back to top

Partnerships; general partners; tax matters partners; fiduciary duty; participation in breach by corporate officer. Contracts; breach; liability of non-signatory officers; bad faith. Alter ego; piercing the corporate veil.

Action by limited partners of a limited partnership arising out of complex transactions involving the partnership, the general partner, and others. Certain defendants were alleged to have controlled the corporate general partner, which had failed to file partnership tax returns for a decade. Many other claims were alleged. On a motion to dismiss by some defendants the court stated that the general partner owed a fiduciary duty to the partnership and the limited partners; such a duty was also owed by the general partner as tax matters partner. Anyone who knowingly takes part with a fiduciary in a breach of trust is liable, including a corporate officer. Incumbency certificates listed some defendants as officers of the general partner and, though defendants challenged the forms, plaintiffs were entitled to an opportunity to obtain document discovery. Defendants also challenged the adequacy of allegations of knowing participation, but the court held that the pleading was adequate when given the required liberal construction. Plaintiffs needed depositions and other discovery. Plaintiffs asserted claims for breach of contract by the general partner and certain defendants in regard to the filing of tax returns based on the designation of a tax matters partner in the partnership agreement. Certain defendants pointed out that they had not signed the agreement and thus, the court noted, would generally not be liable for breach of contract; an officer will not generally be liable unless he/she purports to become bound personally. But, the court said, that is true only where the officer acted in good faith; the defendants here could be liable if they had taken the challenged actions as officers and the breach involved bad faith misrepresentations. Defendants also challenged related alter ego/piercing claims, but the court concluded that plaintiffs were entitled to discovery on the facts of control. Plaintiffs were allowed to amend their complaint in these regards. Plaintiffs cross-moved to dismiss affirmative defenses relating to a wrap-around mortgage. Defendants claimed that, if the court were to hold that the conversion of debt on the wrap-around loan to a limited partnership interest in the partnership was invalid, all of the net proceeds of the sale of the premises must be used to satisfy the loan. Plaintiffs agreed that a mortgage recording tax (Tax Law § 258 (1)) had not been paid as required and that this was a condition precedent to introducing the mortgage in this case. The mortgage had never been recorded. The court found that an issue regarding the tax had no bearing on the wrap-around note. The court had not resolved the validity of the conversion so the cross-motion was premature. Parklex Associates v. Parklex Associates, Index No. 14514/2006, 4/16/07 (Demarest, J.).**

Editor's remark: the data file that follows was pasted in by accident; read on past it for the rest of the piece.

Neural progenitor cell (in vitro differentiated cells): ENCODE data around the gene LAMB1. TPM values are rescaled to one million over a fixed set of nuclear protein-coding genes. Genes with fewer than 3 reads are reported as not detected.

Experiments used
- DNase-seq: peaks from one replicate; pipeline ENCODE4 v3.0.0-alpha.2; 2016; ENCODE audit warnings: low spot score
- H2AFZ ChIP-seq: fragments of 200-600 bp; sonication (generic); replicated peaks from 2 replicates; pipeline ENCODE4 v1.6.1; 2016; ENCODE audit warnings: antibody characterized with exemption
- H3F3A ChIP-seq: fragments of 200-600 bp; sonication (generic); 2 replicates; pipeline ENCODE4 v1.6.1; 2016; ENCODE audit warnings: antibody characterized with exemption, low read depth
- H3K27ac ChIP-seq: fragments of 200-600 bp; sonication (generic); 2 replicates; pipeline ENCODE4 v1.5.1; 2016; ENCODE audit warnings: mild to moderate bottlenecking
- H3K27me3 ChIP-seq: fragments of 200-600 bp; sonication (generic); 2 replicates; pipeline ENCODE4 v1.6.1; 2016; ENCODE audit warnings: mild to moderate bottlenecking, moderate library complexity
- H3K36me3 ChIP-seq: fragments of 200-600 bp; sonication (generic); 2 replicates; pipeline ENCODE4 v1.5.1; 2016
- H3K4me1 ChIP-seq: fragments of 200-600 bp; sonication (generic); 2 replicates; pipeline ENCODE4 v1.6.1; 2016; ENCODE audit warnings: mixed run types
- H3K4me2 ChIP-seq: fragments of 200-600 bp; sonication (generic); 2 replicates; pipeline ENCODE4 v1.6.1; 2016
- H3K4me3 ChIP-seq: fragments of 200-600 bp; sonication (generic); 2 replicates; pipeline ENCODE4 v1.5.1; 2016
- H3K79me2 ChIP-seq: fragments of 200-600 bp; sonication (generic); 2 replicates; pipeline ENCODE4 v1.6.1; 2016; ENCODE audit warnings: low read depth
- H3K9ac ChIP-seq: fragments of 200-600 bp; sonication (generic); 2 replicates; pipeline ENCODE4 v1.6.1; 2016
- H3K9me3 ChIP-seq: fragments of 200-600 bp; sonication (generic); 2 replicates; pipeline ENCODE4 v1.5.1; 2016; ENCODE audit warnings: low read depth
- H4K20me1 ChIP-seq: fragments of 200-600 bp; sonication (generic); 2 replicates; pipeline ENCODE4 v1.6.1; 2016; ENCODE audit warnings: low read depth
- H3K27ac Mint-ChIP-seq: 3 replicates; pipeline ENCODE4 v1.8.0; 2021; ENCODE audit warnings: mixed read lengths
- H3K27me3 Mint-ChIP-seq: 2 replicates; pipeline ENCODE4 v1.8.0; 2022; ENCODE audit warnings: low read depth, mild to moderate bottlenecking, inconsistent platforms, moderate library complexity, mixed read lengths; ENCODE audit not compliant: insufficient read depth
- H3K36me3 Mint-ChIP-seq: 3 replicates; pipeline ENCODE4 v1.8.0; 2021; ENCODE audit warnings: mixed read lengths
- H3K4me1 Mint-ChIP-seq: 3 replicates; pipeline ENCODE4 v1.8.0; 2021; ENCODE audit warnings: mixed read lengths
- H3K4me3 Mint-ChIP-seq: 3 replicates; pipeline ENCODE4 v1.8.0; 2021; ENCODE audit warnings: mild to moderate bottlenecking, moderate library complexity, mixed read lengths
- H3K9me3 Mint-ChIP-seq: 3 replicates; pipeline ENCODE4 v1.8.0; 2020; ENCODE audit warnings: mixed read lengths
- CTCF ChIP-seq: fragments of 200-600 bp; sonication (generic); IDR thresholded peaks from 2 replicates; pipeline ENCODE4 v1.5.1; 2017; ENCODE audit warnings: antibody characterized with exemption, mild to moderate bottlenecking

back to top

Procedure; comity; CPLR 5304; personal jurisdiction; long arm statue; post-judgment interest.